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. Last Updated: 07/27/2016

Lukashenko Says He'd Run for Presidency of Union




MINSK, Belarus -- Belarus' authoritarian leader said Wednesday he would run for president of a union of Russia and Belarus when the two countries' merger is finally completed, Interfax reported.


The two neighboring, Slavic ex-Soviet republics have signed a union deal that brings them closer together. But plans for a complete merger have stalled, partly because Belarus' moribund economy could be a further burden on Russia.


Belarussian President Alexander Lukashenko has been strongly pushing for the union to be completed. Russian liberals warn against the merger, and fear that Lukashenko has his eyes set on the Kremlin.


On Wednesday, Lukashenko confirmed their worries may be justified.


"If there is a union and its president is elected by the people, why should I not run against [Russian President] Boris Yeltsin for the position?'' Lukashenko was quoted as saying by Interfax.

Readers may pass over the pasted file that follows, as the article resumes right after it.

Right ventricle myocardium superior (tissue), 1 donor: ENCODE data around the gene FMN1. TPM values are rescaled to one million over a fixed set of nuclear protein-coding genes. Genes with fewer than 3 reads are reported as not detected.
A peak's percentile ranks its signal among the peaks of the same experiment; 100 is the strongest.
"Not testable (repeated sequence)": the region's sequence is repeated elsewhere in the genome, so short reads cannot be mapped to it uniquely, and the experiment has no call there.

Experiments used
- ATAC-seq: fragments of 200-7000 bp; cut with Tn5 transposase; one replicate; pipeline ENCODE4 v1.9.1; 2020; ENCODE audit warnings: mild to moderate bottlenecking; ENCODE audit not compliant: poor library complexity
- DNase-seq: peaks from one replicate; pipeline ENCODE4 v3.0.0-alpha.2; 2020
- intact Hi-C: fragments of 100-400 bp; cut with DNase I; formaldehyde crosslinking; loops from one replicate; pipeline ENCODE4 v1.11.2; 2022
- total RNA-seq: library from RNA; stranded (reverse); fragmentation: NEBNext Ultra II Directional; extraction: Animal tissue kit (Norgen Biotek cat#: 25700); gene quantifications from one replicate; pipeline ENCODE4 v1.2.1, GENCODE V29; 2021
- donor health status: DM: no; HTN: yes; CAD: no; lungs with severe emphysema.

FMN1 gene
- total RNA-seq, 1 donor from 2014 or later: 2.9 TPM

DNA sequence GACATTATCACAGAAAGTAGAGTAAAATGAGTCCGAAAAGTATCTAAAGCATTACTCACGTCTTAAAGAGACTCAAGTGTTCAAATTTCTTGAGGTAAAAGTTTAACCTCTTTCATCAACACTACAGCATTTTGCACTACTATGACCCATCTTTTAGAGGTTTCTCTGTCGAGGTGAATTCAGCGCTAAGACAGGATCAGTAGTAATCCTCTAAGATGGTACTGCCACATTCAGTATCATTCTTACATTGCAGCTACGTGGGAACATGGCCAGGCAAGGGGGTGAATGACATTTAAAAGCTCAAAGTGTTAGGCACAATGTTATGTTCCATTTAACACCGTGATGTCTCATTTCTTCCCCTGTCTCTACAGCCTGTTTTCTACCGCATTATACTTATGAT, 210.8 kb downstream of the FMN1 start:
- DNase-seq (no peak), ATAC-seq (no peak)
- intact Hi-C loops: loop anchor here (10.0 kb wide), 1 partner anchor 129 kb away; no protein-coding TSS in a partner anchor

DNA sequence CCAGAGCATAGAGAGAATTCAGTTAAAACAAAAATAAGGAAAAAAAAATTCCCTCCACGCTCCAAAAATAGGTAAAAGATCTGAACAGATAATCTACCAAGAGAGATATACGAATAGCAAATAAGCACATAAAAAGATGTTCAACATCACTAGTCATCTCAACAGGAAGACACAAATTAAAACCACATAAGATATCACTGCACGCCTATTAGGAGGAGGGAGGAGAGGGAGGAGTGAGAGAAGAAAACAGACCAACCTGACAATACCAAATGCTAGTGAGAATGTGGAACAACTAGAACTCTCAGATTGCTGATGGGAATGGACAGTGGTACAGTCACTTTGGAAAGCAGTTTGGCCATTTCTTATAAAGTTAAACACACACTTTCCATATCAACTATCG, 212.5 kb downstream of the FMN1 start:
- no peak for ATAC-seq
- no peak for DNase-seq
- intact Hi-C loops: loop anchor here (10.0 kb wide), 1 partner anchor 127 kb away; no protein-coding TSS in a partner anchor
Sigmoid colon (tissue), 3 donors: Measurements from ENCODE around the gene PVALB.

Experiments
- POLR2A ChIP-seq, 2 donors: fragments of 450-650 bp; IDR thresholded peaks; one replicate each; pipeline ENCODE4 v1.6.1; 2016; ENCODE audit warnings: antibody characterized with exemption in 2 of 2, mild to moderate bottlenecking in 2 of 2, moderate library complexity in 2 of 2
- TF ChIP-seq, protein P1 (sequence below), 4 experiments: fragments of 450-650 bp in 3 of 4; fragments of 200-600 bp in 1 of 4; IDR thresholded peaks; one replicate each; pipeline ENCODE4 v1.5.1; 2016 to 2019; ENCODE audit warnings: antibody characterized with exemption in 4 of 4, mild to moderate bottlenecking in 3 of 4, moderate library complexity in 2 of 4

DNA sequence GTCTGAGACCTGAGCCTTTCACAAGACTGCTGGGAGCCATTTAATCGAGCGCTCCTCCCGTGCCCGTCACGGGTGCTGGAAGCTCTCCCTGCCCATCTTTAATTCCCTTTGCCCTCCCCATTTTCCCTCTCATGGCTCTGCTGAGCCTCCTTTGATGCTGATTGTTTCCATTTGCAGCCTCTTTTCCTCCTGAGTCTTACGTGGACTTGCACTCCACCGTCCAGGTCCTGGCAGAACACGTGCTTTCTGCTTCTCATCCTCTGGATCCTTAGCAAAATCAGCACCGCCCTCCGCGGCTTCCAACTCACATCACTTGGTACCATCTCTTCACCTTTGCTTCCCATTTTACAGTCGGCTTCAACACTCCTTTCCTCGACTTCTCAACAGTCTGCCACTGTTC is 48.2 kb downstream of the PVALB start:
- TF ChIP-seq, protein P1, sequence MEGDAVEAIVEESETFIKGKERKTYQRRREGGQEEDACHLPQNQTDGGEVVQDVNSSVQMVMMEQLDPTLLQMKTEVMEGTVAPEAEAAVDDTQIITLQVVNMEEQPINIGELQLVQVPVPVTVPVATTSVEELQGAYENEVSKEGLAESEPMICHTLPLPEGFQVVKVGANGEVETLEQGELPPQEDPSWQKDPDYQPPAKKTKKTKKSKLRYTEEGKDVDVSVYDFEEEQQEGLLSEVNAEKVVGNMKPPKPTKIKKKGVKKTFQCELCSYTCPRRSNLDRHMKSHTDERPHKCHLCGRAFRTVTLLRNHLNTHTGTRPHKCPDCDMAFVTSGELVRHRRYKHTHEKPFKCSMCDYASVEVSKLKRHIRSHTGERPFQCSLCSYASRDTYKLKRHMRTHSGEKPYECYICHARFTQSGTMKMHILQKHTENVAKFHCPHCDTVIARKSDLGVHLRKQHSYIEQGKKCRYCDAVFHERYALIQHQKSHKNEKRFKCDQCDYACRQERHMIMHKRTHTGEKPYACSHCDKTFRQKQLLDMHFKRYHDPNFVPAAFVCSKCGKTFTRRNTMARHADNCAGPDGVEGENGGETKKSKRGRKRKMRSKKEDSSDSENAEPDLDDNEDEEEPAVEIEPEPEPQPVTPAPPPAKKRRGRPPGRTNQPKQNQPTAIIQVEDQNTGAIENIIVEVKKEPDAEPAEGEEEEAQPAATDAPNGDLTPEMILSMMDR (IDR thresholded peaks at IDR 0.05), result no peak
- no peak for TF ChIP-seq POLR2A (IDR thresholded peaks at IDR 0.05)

Yeltsin is constitutionally banned from running for president of Russia when his current, second term expires in mid-2000.


But some observers have suggested that Yeltsin may be unwilling to give up power, and might want to complete the merger with Belarus in order to have another shot at a presidency.


Lukashenko's chances for the union's presidency appear slim. Russian liberals strongly denounce his authoritarian policies, while the hard-line vote is likely to go to Russia's Communists.


Lukashenko renewed his claim Wednesday that Russia, Belarus and Ukraine might come under a military attack by western democracies unless the three Slavic nations unite.


"If we do not, we will experience what Yugoslavia did ... If the Ukrainian leaders are not prepared yet [to join the union], we will wait,'' he said.


Ukraine has expressed no interest in a union with Russia, and instead seems to be looking for closer ties with NATO.


Meanwhile, Russia's flamboyant ultranationalist leader Vladimir Zhirinovsky called for a treaty on a merger with Belarus to be signed in late December, and for a public referendum on the issue to be held early next year, Interfax reported.


Zhirinovsky, although often in the limelight because of his eccentric remarks, wields little real power but has been seen lately as willing to float ideas backed by the Kremlin.